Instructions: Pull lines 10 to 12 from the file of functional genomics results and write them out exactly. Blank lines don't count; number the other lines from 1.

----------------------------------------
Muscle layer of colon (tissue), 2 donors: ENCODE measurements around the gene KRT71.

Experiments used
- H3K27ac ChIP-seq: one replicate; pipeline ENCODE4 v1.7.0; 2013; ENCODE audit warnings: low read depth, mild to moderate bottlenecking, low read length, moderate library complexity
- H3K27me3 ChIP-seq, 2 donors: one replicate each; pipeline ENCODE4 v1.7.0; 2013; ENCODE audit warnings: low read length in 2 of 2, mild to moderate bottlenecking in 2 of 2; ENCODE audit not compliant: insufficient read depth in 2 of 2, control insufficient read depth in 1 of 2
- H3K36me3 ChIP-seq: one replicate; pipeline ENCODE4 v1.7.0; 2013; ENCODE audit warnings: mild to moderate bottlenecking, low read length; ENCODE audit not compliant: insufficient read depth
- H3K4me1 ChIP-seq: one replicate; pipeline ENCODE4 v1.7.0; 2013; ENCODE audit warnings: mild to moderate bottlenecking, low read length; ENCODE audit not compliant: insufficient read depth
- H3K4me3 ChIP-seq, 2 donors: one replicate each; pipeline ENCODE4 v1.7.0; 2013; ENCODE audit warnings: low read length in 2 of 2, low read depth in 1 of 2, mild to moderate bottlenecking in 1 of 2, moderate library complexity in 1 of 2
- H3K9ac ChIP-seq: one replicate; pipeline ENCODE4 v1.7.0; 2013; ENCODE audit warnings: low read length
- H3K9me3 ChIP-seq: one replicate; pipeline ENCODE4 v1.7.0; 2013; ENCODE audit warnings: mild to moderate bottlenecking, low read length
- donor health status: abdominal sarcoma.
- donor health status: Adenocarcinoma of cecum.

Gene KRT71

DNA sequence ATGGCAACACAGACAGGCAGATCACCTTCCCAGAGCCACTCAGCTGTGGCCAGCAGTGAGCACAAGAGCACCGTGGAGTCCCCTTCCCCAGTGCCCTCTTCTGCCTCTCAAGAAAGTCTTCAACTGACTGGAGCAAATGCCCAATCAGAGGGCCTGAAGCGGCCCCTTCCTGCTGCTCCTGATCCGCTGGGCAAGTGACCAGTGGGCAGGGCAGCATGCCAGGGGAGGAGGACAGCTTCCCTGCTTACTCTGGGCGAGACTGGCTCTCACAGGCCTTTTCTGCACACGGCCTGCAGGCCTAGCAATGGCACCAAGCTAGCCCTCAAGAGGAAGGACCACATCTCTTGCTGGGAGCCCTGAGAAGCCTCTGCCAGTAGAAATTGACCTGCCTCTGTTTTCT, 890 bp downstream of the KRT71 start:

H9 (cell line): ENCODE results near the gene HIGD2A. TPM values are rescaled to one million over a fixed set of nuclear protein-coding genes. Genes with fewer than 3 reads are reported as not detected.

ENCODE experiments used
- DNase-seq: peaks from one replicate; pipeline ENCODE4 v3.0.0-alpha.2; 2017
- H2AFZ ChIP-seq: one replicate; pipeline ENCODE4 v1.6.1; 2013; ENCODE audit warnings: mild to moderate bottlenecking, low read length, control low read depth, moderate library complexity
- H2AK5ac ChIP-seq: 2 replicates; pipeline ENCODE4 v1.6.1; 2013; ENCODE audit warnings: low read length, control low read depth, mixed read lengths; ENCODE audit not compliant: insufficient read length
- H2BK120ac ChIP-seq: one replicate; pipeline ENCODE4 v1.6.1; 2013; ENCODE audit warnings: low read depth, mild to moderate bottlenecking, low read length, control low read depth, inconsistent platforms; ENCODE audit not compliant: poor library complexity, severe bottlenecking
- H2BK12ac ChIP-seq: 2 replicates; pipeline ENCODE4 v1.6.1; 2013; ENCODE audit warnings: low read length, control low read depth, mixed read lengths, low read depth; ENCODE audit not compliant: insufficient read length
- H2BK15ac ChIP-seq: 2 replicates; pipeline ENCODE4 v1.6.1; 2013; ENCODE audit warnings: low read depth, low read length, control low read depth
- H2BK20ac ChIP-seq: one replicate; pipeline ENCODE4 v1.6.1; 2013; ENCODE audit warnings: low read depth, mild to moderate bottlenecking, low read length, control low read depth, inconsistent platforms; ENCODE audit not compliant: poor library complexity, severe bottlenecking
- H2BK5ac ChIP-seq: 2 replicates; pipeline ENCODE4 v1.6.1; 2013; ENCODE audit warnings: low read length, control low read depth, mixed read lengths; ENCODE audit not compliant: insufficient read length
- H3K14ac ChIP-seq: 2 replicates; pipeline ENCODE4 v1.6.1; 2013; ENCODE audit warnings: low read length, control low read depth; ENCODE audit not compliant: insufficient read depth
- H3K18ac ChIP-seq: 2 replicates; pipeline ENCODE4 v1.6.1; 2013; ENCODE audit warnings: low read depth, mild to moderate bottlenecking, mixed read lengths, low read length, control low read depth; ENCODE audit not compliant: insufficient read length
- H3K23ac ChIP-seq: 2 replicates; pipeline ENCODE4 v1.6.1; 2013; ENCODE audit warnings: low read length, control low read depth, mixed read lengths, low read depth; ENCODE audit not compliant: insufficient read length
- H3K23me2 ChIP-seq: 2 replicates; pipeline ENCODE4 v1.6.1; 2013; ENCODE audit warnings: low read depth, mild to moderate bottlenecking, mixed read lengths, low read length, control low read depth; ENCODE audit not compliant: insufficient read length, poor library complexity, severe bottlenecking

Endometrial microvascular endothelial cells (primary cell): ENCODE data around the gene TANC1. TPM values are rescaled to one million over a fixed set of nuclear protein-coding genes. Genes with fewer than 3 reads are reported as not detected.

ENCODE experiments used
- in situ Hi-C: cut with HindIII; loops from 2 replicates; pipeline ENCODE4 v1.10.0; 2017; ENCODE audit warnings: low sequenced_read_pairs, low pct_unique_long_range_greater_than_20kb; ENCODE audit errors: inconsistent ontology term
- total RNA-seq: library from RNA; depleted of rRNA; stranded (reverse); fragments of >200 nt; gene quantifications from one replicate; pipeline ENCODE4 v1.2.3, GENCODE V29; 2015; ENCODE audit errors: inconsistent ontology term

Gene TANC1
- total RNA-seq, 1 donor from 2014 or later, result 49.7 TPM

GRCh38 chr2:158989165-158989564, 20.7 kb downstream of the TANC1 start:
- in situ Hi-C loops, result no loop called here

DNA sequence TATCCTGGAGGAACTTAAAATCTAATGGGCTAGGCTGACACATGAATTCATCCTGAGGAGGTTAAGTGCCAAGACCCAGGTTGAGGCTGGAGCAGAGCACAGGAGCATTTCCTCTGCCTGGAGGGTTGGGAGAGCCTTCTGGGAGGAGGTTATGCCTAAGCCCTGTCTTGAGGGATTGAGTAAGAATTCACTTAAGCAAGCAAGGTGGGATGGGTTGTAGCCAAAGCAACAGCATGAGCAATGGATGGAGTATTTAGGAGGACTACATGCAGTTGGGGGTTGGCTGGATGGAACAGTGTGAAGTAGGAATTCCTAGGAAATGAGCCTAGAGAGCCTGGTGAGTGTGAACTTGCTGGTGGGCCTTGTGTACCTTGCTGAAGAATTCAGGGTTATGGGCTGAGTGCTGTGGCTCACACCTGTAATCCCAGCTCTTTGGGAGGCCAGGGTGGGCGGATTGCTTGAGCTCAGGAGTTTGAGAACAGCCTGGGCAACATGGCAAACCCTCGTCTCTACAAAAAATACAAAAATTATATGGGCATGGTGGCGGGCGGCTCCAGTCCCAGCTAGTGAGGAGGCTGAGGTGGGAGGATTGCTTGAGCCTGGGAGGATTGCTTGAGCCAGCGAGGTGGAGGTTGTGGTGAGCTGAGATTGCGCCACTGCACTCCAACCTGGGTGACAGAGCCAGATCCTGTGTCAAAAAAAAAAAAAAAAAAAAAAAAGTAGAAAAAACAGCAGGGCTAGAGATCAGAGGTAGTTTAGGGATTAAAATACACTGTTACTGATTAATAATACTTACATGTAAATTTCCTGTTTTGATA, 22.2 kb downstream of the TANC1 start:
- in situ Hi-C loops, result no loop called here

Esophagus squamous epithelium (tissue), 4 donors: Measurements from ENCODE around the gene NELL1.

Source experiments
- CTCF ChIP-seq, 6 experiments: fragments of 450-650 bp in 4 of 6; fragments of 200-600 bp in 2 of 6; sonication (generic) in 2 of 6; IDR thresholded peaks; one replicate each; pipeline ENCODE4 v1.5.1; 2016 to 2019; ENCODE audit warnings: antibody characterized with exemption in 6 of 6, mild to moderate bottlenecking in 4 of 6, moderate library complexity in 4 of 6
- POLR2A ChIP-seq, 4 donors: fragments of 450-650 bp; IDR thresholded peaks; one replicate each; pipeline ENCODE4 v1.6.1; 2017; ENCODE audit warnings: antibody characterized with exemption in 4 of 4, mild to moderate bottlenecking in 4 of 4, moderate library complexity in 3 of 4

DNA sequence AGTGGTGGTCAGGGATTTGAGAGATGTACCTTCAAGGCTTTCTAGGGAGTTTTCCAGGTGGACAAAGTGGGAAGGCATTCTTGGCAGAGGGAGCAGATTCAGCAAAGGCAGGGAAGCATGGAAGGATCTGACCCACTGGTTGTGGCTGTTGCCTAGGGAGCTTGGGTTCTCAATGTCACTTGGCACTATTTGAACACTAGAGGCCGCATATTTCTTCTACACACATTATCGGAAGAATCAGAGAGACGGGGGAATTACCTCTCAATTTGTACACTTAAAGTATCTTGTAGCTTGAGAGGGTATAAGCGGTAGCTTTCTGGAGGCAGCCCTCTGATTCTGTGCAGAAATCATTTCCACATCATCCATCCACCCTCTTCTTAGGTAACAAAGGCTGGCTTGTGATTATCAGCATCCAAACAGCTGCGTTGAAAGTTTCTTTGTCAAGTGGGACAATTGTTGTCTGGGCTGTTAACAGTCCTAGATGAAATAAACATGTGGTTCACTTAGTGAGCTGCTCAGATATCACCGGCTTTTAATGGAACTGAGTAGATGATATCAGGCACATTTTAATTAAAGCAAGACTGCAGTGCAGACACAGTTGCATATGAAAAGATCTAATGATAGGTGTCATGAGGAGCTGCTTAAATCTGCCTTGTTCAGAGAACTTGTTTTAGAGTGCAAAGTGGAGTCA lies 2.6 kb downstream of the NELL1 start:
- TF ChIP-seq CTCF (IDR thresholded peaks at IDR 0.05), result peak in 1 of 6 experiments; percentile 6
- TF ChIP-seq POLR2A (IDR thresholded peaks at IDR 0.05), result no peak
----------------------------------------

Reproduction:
- donor health status: abdominal sarcoma.
- donor health status: Adenocarcinoma of cecum.

Gene KRT71